Updated: Aug 31
Mindfulness is a practice that has been a prominent aspect of many religions since ancient times and has become popularized in a non-religious sense in the past few decades as a method of improving one’s physical and emotional health. Early research on mindfulness revealed incredible evidence that it helps to reduce chronic pain and over time, it’s been found to be a highly effective component of treatment for depression, anxiety, binge eating, insomnia and so many other emotional struggles that people experience.
Mindfulness reduces stress hormones in the body and increases the activation of the parasympathetic nervous system, which naturally calms your body and mind. Those who practice mindfulness regularly report greater happiness, feeling less overwhelmed, experiencing a sense of peace in the world as well as so many other benefits.
Mindfulness is one of the most effective ways to improve your overall well-being and to enjoy your life more, no matter what the external circumstances are at any given moment.
What is mindfulness?
Mindfulness is a practice of being present in the here and now with a sense of curiosity, allowing thoughts, feelings and sensations to come and go, without attempting to control them and without judging them as good or bad.
It involves acknowledging things as they are and not actively trying to change the present moment, which is also known as “non-striving.” It helps you to rely on your own wisdom and to accept that things in your life will be ever-changing. It helps you to foster a sense of compassion toward yourself, in part due to the emphasis on being non-judgmental.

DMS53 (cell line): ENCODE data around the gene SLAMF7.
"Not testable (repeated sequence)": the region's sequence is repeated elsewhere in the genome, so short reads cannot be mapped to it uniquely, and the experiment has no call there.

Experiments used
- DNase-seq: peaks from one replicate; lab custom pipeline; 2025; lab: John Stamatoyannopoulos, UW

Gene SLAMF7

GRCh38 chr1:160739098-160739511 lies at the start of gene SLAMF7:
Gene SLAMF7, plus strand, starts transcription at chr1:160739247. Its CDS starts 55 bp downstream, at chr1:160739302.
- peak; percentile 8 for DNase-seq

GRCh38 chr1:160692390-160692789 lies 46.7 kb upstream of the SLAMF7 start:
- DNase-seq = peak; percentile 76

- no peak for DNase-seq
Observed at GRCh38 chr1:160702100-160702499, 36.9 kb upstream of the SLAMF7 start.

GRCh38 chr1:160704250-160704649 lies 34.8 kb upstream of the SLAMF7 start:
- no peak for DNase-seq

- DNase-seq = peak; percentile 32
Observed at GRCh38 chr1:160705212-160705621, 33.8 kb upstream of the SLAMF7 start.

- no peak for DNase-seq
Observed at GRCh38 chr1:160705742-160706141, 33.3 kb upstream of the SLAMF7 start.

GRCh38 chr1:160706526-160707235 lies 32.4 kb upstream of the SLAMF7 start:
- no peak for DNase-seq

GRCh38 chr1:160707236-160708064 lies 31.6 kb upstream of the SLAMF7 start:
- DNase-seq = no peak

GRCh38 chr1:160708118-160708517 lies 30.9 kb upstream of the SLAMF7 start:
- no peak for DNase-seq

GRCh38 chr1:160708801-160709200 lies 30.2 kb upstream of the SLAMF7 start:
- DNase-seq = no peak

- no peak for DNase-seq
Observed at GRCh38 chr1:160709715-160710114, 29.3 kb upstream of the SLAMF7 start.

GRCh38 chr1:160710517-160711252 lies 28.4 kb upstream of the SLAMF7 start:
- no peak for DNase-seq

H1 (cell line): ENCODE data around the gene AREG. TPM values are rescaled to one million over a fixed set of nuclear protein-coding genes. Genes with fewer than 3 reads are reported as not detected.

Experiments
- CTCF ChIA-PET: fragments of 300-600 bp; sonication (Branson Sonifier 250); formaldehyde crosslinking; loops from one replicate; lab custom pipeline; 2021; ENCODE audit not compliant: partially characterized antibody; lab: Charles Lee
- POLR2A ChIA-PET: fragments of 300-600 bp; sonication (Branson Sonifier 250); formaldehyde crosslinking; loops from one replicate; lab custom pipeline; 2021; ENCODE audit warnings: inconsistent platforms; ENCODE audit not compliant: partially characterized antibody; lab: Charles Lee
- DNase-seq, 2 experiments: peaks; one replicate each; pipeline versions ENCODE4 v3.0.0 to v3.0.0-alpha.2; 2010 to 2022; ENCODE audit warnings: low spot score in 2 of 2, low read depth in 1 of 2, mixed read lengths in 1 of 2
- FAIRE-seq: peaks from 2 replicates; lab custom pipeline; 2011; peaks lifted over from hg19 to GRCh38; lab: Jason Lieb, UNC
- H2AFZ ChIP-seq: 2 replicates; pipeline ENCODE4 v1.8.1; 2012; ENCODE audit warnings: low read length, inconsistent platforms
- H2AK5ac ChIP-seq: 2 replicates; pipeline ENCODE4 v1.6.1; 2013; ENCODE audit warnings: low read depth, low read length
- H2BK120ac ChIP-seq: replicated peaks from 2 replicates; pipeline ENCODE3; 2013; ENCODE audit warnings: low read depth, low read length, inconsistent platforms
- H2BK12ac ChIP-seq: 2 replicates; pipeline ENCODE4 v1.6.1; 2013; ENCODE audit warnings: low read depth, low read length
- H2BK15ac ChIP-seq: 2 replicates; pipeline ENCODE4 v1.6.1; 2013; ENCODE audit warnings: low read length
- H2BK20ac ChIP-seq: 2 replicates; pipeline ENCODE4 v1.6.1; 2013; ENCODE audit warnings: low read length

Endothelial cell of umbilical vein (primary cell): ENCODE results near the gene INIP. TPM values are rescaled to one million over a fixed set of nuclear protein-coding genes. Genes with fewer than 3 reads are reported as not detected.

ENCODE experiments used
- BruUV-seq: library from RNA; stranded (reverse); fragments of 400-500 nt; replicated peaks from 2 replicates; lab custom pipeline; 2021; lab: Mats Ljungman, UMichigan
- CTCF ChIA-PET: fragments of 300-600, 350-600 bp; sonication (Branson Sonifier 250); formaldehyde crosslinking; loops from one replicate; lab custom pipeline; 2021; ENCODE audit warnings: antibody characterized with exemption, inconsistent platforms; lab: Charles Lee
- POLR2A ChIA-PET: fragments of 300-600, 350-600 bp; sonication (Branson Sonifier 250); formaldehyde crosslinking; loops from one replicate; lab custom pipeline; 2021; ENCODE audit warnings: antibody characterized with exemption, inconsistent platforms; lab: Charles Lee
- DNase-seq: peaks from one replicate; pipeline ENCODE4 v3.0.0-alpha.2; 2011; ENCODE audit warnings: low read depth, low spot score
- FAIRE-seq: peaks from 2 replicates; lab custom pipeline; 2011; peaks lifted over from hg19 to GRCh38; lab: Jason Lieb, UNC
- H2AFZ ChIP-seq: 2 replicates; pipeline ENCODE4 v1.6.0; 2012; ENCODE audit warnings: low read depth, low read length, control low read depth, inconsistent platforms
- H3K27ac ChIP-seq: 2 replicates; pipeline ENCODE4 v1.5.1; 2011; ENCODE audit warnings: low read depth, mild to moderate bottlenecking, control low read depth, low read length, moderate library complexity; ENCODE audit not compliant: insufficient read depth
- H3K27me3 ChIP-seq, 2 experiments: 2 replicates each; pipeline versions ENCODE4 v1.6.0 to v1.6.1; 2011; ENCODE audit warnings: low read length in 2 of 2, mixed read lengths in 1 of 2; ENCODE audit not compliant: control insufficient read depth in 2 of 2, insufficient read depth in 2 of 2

In mindfulness practice, you do the best that you can to experience life with a “beginner’s mind,” as if things are fresh and new, no matter how many times you’ve been through it before.
Ask yourself, “how often do I go about life like this?” If you’re like most people, the answer is “not very often.” That’s OK and there’s no judgement here. Mindfulness is a practice, not a destination.
How do I practice mindfulness?
One of the best ways to practice mindfulness is to have a mindfulness “check-in” on a regular basis. You might start your day with one and then repeat it a few times throughout the rest of your day. It can be helpful to put a reminder on your phone to make sure you don’t forget.
These check-ins would involve taking a few moments to breathe and notice your thoughts, feelings and physical sensations, without trying to analyze them or fix them. Just become aware and give yourself a bit of time to relax your body and mind and experience a sense of quiet. Just doing this a few times a day would be a huge benefit to your mental health.
Formal mindfulness practise involves setting aside time and space to engage in mindfulness in an intentional way.
For instance, it might involve mindfulness meditation, which can be done in several ways, but one of the most common is to focus on the breath. In this case, you sit and breathe, just noticing your breath coming in and out. You don’t try to change your breath in mindfulness, but instead, you just notice it and any accompanying sensations.